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Remembering From the Outside: Spatial Perspectival Properties

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The literature on observer perspective memory typically holds that it is a phenomenon that is dependent on reconstructive processes at the moment of retrieval. On such an understanding all visual memory imagery would be encoded from a field perspective, and the change to an observer perspective would occur at retrieval. This line of thought may explain why older memories are often recalled from an observer perspective. Information that was initially encoded as a field perspective becomes semanticised over time, where contextual details are lost, and is eventually reconstructed from an observer perspective. But if one acknowledges the wholly (re)constructive nature of memory one must also consider the context of encoding. One must also consider the possibility that some experiences are encoded into observer memories. The constructive processes involved in memory encoding are thought to involve selection (where only certain stimuli are encoded), abstraction (where meaning is abstracted from the information selected and some content is lost), interpretation (where relevant prior knowledge is invoked to interpret the event), and integration (in which a holistic representation is formed from the products of the selection, abstraction, and interpretation processes). Importantly, these same constructive processes will be employed in the encoding of both field and observer perspectives, but may select for the salient information in both cases. It is not the case that observer perspectives necessarily involve more construction. Perhaps most experiences will unfold while we are attending to information that is apposite for the construction of field perspective memories. But sometimes, in some circumstances, the information that has been selected, abstracted, and interpreted from an event will be integrated and encoded into an observer memory. In such cases, observer perspectives are neither false nor distorted memories. Remembering from-the-outside may accurately. . .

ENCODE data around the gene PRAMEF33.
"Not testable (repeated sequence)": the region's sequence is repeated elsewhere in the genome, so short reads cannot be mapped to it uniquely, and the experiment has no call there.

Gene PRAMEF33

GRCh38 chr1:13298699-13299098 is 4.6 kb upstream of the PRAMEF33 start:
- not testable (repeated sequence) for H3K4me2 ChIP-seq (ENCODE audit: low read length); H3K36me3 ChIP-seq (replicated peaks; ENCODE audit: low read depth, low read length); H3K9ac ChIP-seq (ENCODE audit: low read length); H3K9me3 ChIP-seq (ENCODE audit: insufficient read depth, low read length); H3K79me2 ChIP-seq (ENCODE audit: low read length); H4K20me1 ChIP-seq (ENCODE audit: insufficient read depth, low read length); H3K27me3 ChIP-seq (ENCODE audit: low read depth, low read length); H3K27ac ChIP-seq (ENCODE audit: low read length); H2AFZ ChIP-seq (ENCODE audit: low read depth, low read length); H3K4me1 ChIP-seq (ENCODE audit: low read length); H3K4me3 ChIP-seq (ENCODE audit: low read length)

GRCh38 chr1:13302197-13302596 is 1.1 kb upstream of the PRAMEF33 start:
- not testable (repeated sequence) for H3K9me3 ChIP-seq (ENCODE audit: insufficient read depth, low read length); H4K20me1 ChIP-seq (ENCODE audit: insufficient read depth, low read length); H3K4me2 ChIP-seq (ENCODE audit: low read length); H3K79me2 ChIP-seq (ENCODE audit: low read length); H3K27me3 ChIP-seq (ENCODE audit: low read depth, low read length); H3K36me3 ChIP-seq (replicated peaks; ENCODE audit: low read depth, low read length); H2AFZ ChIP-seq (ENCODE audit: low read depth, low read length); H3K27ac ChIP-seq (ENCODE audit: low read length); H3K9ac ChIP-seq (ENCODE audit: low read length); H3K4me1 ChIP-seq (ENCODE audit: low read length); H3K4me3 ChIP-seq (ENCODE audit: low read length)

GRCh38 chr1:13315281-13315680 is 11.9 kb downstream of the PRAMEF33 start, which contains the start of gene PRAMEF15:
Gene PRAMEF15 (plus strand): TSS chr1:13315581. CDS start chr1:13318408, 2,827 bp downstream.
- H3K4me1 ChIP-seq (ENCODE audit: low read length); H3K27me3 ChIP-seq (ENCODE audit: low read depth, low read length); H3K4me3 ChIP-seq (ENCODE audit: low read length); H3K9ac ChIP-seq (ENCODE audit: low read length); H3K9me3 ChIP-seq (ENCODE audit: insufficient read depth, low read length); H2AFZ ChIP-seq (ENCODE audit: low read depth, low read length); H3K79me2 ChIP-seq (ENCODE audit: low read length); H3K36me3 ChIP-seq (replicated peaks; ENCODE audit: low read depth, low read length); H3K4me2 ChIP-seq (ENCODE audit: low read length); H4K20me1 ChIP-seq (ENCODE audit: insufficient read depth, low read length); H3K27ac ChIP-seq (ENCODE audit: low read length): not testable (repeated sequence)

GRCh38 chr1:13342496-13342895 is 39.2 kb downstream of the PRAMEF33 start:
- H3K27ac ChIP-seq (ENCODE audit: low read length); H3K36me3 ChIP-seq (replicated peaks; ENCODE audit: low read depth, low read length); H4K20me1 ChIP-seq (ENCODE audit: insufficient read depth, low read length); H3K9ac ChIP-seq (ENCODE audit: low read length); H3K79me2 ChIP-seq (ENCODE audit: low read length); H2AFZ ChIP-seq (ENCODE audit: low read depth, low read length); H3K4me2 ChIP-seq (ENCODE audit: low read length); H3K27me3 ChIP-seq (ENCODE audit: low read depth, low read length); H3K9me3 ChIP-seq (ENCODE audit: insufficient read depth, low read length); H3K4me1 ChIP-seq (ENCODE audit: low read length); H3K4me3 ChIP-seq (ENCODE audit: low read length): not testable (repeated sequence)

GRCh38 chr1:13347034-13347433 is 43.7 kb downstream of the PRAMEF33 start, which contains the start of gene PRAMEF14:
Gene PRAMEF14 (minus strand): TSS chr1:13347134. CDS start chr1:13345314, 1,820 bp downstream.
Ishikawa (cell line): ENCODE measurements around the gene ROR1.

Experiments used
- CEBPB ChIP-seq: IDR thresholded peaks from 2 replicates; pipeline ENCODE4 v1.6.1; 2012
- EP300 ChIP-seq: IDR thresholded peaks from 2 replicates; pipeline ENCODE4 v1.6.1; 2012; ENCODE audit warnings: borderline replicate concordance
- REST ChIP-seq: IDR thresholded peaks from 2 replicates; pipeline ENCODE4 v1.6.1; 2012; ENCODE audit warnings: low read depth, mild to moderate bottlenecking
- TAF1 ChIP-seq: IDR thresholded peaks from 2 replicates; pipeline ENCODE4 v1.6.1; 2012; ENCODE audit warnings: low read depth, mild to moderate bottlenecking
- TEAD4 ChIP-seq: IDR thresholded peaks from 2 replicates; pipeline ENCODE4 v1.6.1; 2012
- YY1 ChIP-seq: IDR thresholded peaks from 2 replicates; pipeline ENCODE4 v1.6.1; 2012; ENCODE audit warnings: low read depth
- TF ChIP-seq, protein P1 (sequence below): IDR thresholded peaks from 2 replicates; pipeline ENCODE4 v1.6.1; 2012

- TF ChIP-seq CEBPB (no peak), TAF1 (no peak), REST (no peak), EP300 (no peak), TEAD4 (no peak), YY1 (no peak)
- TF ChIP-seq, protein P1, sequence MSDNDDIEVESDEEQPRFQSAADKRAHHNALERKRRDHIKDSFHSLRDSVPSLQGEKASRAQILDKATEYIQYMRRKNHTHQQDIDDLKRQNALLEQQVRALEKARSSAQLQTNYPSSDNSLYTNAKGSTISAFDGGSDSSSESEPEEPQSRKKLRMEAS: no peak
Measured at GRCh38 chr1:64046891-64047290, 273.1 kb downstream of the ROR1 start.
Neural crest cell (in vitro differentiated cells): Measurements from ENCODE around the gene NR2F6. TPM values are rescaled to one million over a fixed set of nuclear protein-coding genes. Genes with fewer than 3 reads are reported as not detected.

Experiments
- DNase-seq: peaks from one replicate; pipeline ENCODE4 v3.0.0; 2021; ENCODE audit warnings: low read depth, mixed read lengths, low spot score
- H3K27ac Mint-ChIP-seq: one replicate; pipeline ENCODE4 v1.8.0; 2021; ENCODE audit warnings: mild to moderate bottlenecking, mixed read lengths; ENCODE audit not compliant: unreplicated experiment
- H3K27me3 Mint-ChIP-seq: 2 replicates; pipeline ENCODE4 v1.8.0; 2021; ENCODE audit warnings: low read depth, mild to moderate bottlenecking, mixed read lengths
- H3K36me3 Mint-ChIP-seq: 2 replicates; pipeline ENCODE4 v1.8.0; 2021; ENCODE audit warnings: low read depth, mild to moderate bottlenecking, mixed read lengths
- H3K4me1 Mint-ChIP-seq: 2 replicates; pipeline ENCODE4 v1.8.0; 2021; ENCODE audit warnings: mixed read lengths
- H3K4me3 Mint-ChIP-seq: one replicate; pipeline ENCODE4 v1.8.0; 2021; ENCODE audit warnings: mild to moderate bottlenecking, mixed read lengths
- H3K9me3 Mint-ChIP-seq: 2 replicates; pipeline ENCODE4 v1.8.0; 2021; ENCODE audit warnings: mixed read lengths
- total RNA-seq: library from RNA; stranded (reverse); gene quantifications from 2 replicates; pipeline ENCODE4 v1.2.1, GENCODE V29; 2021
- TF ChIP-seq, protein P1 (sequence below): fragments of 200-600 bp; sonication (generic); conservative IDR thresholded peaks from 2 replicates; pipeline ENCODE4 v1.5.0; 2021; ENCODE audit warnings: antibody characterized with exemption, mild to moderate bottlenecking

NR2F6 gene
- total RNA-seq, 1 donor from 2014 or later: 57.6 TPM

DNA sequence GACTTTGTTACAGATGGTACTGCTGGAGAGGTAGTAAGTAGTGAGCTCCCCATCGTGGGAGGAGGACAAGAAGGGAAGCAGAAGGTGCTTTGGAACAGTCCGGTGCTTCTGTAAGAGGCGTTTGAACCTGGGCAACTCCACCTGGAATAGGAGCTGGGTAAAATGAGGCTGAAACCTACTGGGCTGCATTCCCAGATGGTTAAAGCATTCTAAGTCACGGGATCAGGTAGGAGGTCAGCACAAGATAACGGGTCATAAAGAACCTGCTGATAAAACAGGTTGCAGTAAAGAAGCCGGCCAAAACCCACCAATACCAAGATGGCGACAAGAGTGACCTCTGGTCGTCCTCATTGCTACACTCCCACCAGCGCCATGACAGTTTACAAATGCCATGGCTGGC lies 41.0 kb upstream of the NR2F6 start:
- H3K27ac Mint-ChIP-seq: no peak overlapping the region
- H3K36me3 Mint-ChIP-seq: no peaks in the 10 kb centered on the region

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News source: Philosophy of Mind – The Brains Blog

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